The twenty-seven year old Fullerton, CA-based singer-songwriter Richard Swift played Seattle with the Brian Jonestown Massacre in early September (2005), and I'm sure that many who caught that show will no doubt be buying this exquisite re-release of his first two full-lengths (as a two-disc set) based on the quality of his performance.
The Novelist / Walking Without Effort is attractively packaged in its early 60's style, looking more like a two-disc folkie-era Dylan collection than what the records actually sound like. He has been compared to a lot of artists that have been copying the late 60s singer-songwriters who mix up gentle psychedelic-pop ruminations with Tin Pan Alley sing-a-long styles and almost-lounge style balladry. The closest comparison of this being Pet Sounds Van Dyke Parks-influenced era Brian Wilson, but also including diverse personalities such as Tim Hardin, Tim Buckley, and Phil Ochs.
Producer/collaborator Elijah Thomson describes Swift as an "audiophile archivist" experimenter, referring to the strangely layered effects and melodies on his second album, the luminescent, probably looped through Leslie-speakers The Novelist. It's the first CD I've owned that seems made by a younger artist who probably understands "Single Tape Echo Echo Delay" and thinks about what they would do with variances of rills (the empty groove spaces between vinyl tracks).
Swift admits that his Minnesota farm upbringing was good for him; being by himself doing farm boy things fuels his songwriting. It definitely seems to have an effect on the pacing of his music. It feels like it was composed and performed before records seemed consumed with filling a New York Minute.
Walking Without Effort was his first full-length, recorded in 2001 with collaborators in what I think he suggests was an alien environment— "a studio," as he put it in a recent interview. That studio was the Green Room, run by Chris Colbert in Huntington Beach, CA. Colbert is a prolifically-recording drone-loving savant who, in spite of Swift's essential and eventual mission to record his next release a couple years later mostly by himself on a four-track cassette recorder and computer, gives a warm ambience to the debut.
But the records really are as different as night and day. The Walking disc has a leisurely first half, with no sense of inaccurate expression or subdued turmoil—rather sedate hymns to romanticism (or the romanticism of hymns). The record's "second side" (as Swift likes to list it as its sequence on the cover, broken up like a vinyl record, which he also does with The Novelist) starts with two songs that are less about the bias of hope and more about the ability to be changed by emotion and circumstance. "Mexico (1977)" has a wonderful two-note harmonica hook that leads into Procol Harum-style organ fills at the end of lines like "Every time he hurt you he broke a little more." The return of the two-note harmonica then is devastating, as is the closing gasp of a lyric, "Even though I never knew you—I still call you mine."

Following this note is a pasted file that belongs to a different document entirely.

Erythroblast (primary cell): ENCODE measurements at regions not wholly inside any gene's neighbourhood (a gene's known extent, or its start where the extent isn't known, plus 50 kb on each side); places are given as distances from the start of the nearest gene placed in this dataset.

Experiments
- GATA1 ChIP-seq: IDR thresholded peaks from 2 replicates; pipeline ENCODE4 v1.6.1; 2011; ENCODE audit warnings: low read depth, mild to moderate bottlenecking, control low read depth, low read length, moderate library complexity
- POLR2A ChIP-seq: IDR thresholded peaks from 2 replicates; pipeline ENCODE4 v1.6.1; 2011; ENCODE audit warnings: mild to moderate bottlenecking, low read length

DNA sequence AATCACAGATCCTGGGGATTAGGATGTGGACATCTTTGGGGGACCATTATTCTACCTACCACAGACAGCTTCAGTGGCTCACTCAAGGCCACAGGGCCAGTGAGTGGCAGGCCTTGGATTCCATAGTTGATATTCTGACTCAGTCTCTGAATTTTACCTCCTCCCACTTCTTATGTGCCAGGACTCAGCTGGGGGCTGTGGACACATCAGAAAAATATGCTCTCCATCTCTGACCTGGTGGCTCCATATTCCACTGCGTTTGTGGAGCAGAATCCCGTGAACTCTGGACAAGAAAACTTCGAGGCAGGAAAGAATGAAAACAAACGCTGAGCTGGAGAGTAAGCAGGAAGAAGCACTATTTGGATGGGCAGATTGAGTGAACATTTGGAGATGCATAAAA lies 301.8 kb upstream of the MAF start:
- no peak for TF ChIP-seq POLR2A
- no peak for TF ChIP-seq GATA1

Colbert reminds me of Tony Visconti in the way that he sets up acoustically-characteristic "Perfect Scenes" for the stories his artists tell. On Swift's next song, "Losing Sleep," the suddenly-crepuscular feel of the chorus is one of the few urgent moments on the record. "Losing Sleep" has verses that build with a slow sweetness, as Swift coyly confesses, "I wish I could read your mind—I can barely read mine." The combination of stateliness and vulnerability of "Not Wasting Time" ("trying to get through the day—afraid of such a tender thing") dissolves into random studio noise. This sets up for the uplifting "Beautifulheart," an anthem about "things crooked and straight" that both find their places in the afterlife. (It's actually the best Leonard Cohen song that hasn't appeared on his last two records.)
"The Novelist" is a legend, even though its two pressings have only amounted to two and a half thousand copies. It is a decorous and debonair twilight experiment less concerned with the humbly-revered divine subject matter of most of "Walking," and more about the struggle of remaining sane with so much theophanous occurring to the artist.
"I am New York, tired and weak — I try to write a book every time I speak," Swift sings in the chorus, leading to "pull me from my pen — before I fall." Whilst these are not syncretistic ruminations, they have a powerful feel—Swift truly makes his cassette recorder and computer as personal as tools as a writer her pen. Musically, as densely nostalgic for the Golden Years of moon-eyed songwriting much of the material seems, a track like "Lonely Night" can masterfully combine Waits-like grit and "Ballad of a Thin Man" dark surrealism with Beach Boys loveliness.
"The Novelist" rewards repeated listening more than the Green Room collection, but it's wonderful that Secretly Canadian has put the two dissimilar works together for fans to see how Swift has grown from being song-based to being a more abstract, but still catchy neo-Eno of his generation. The fact that both albums unravel like fine stories, with characters and scenes and peaks and valleys on either worthy of experiencing, makes this specially priced assessment of Richard Swift an essential investment for fans of timeless Minnesota farmboy dream-pop.